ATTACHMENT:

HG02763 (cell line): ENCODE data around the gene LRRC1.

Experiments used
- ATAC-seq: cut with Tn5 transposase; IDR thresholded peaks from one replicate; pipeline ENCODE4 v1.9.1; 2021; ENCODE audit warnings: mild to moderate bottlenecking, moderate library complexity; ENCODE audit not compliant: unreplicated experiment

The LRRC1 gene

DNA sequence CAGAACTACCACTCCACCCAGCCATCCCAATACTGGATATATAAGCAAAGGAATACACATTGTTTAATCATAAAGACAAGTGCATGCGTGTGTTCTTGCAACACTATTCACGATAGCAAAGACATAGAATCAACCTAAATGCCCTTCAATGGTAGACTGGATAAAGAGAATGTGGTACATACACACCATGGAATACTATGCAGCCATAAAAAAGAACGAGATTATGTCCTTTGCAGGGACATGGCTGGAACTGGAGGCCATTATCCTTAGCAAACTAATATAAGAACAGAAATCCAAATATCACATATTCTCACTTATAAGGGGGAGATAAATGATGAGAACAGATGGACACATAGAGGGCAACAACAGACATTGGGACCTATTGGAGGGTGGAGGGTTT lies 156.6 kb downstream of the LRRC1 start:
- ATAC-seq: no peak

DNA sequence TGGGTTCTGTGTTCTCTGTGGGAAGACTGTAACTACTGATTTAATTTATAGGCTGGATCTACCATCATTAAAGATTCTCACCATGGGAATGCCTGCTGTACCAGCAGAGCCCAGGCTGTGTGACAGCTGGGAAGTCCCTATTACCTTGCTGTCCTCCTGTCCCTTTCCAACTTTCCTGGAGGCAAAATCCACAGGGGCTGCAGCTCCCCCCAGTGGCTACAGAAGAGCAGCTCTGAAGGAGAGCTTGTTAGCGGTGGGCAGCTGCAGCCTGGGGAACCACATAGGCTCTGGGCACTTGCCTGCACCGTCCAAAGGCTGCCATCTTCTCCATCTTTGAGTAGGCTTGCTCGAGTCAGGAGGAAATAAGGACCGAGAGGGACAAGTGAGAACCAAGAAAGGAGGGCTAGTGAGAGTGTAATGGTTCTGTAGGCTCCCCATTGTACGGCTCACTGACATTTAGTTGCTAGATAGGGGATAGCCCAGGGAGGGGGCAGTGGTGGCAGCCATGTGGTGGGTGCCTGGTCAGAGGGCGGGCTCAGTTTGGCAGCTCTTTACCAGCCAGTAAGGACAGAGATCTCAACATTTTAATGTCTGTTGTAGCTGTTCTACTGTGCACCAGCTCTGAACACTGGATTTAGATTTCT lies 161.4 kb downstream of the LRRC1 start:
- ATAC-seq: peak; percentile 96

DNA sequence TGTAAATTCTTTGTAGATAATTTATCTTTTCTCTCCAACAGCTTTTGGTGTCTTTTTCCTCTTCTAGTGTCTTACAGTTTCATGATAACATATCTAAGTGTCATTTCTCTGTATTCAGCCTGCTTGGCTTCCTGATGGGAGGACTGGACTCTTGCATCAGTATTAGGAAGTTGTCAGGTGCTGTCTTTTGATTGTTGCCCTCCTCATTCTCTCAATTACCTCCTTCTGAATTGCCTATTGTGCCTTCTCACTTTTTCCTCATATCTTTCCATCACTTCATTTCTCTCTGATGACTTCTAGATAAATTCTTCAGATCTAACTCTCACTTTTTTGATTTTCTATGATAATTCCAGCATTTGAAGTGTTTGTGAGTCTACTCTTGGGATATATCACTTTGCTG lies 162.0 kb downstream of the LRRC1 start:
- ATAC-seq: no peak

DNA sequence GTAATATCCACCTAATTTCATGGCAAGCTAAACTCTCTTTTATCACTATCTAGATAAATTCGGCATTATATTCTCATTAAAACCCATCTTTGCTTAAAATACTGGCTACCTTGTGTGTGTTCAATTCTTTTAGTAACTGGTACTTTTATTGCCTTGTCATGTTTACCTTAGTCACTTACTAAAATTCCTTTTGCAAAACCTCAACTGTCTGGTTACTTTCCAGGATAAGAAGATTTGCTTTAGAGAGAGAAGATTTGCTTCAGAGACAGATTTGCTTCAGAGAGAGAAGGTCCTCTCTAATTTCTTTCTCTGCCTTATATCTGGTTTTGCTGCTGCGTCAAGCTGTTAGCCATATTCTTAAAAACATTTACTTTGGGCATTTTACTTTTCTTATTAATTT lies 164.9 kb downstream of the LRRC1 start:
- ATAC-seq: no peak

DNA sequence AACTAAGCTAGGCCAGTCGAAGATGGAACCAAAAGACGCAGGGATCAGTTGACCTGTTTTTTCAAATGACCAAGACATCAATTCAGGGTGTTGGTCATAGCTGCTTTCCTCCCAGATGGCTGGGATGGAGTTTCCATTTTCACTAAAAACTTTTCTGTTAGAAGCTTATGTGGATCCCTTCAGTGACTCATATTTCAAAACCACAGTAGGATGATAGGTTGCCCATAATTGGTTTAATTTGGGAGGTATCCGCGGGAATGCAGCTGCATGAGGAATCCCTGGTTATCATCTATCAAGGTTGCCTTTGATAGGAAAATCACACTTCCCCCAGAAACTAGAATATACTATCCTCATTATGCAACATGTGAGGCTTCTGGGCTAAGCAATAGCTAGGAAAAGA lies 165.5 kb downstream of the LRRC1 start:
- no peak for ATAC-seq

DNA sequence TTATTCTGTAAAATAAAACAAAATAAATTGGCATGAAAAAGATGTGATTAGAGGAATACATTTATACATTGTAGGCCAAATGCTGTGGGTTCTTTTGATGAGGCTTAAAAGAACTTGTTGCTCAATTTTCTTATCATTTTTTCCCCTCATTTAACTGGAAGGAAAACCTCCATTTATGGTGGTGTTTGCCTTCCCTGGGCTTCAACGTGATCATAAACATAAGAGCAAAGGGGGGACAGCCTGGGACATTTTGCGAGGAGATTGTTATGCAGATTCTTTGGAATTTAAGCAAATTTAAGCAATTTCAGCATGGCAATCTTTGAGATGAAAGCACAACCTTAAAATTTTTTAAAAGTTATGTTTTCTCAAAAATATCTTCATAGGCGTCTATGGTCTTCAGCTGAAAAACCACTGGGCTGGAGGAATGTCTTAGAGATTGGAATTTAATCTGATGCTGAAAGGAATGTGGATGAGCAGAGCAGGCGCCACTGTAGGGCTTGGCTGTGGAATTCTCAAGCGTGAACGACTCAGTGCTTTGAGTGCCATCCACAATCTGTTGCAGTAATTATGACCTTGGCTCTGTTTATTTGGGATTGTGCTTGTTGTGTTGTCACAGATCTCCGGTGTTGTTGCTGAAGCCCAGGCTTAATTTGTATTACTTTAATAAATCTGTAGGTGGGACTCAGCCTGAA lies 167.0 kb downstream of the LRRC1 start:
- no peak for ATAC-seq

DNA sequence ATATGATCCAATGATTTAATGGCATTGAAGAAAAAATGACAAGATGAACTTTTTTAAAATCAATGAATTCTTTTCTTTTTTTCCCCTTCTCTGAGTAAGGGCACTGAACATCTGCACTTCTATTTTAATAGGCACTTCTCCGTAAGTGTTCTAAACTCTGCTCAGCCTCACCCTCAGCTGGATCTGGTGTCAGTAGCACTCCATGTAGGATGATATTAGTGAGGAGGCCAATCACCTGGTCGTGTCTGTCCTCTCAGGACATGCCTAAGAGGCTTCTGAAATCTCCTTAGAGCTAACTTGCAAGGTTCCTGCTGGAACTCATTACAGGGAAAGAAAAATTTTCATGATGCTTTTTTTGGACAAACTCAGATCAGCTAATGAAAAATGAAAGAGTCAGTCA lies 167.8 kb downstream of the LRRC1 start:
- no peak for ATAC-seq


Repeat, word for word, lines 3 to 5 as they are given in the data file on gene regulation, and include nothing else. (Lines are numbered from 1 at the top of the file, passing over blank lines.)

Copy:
- ATAC-seq: cut with Tn5 transposase; IDR thresholded peaks from one replicate; pipeline ENCODE4 v1.9.1; 2021; ENCODE audit warnings: mild to moderate bottlenecking, moderate library complexity; ENCODE audit not compliant: unreplicated experiment

The LRRC1 gene

DNA sequence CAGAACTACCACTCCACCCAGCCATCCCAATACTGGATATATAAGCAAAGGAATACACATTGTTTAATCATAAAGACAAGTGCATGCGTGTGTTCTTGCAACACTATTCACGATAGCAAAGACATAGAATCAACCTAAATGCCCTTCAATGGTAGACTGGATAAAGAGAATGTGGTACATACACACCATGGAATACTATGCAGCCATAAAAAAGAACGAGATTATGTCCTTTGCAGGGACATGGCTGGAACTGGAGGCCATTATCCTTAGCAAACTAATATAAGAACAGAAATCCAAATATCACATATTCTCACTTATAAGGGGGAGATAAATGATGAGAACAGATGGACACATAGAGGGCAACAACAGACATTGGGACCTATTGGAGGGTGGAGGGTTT lies 156.6 kb downstream of the LRRC1 start: